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Stroke Health Center

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Study: Stents as Good as Surgery at Keeping Neck Arteries Open

Procedures Lower Stroke Risk With Low Reblockage Rates

Neck Narrowing Causes 1 in 10 Strokes continued...

One of the unique aspects of the new study, called CREST, is that only about half of the patients had symptoms such as weakness on one side of the body or blurry vision. That’s important, Lal says, because about half of the procedures to unclog neck arteries are performed in people who have not yet developed symptoms.

In the study, 1,086 patients underwent stenting and 1,105 had surgery. By two years later:

  • Six percent of patients in both groups had a 70% or greater blockage in the treated section of their artery.
  • Complete blockage occurred in 0.3% of stenting patients and 0.5% of endarterectomy patients, a difference so small it could be due to chance.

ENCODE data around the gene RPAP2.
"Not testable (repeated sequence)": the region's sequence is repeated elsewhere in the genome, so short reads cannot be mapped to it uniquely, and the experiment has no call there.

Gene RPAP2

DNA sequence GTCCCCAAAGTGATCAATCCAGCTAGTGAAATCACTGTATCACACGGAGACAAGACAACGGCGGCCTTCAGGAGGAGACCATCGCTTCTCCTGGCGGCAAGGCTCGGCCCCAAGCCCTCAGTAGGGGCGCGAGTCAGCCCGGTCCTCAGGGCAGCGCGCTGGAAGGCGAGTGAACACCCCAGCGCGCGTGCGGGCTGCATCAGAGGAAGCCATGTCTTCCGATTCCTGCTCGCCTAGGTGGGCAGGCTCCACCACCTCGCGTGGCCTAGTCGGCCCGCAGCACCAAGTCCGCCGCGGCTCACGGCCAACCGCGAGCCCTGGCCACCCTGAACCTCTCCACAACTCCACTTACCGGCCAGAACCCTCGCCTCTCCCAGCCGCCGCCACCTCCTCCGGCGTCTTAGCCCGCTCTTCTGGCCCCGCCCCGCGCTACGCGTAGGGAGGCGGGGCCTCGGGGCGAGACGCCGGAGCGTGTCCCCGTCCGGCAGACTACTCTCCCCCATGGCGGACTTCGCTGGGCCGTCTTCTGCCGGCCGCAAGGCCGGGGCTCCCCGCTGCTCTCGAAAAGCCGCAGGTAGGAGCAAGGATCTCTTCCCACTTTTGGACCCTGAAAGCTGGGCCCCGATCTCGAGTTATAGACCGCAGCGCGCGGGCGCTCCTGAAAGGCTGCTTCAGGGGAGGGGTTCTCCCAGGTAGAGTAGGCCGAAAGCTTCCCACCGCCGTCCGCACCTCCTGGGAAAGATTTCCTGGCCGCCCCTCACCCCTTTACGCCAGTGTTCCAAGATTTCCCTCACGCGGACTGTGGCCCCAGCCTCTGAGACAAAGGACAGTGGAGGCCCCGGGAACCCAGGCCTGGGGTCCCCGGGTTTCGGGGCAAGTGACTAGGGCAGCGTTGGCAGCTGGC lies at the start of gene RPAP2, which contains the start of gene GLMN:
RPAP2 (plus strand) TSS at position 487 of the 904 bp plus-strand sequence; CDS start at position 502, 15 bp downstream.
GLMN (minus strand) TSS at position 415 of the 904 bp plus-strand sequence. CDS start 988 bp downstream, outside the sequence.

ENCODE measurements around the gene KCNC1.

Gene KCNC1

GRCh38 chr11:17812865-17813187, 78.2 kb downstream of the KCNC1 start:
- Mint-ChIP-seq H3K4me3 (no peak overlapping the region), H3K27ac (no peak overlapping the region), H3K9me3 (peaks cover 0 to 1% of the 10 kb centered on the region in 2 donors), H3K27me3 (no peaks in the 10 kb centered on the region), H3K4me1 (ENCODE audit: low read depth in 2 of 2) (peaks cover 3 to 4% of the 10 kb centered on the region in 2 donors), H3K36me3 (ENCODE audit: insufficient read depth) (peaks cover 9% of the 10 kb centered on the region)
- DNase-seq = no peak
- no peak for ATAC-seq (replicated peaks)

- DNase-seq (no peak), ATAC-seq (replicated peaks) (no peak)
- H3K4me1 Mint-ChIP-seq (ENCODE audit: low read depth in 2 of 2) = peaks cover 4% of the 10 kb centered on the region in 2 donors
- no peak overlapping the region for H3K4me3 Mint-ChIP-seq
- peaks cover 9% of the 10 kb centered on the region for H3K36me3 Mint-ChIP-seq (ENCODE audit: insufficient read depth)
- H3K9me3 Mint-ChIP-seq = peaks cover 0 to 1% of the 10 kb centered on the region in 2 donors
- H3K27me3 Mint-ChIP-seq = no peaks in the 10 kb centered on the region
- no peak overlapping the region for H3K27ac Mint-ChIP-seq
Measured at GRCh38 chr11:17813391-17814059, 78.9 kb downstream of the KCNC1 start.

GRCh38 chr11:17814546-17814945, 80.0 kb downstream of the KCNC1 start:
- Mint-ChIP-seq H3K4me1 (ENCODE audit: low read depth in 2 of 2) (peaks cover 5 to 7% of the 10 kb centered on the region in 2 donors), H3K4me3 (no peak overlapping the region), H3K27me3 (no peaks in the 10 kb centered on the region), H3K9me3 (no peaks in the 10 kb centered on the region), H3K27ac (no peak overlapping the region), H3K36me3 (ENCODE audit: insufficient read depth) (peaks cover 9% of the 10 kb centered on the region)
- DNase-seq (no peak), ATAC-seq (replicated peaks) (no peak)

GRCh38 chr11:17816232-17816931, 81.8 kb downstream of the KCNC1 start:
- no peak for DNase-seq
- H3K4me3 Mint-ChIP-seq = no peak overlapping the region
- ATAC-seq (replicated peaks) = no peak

• Twenty stent patients and 23 endarterectomy patients needed another procedure to open up a reblocked carotid artery.

 

Stenting or Surgery?

So how do you decide which procedure is best for you? Among the factors to consider:

  • Age. The previously published findings showed that patients under age 70 with symptoms appeared to benefit slightly more from stents, while their older counterparts benefited more from surgery, the University of Miami's Ralph Sacco, MD, immediate past president of the American Heart Association/American Stroke Association, tells WebMD. He was not involved with the work.
  • Reimbursement. Stenting is not routinely reimbursed unless a patient is at high risk of complications from surgery. A recent study places the costs of stenting and surgery at $12,782 and $8,916, respectively, says CREST researcher Larry B. Goldstein, MD, director of the Duke Stroke Center at Duke University Medical Center in Durham, N.C.
  • Extent of disease. "If a patient has a lot of plaque or it is close to the skull, for example, surgery becomes high risk. There's a risk of stroke or nerve damage," Lal says.
  • Physician/institution. "If there's a great surgeon at your institution, you may choose endarterectomy. Similarly, if you have a terrific stenter, with low rates of complications, you may choose stenting," Sacco says.

How about drugs alone? Studies have shown that patients with symptoms gain a huge benefit from surgery over medication alone, Goldstein says.

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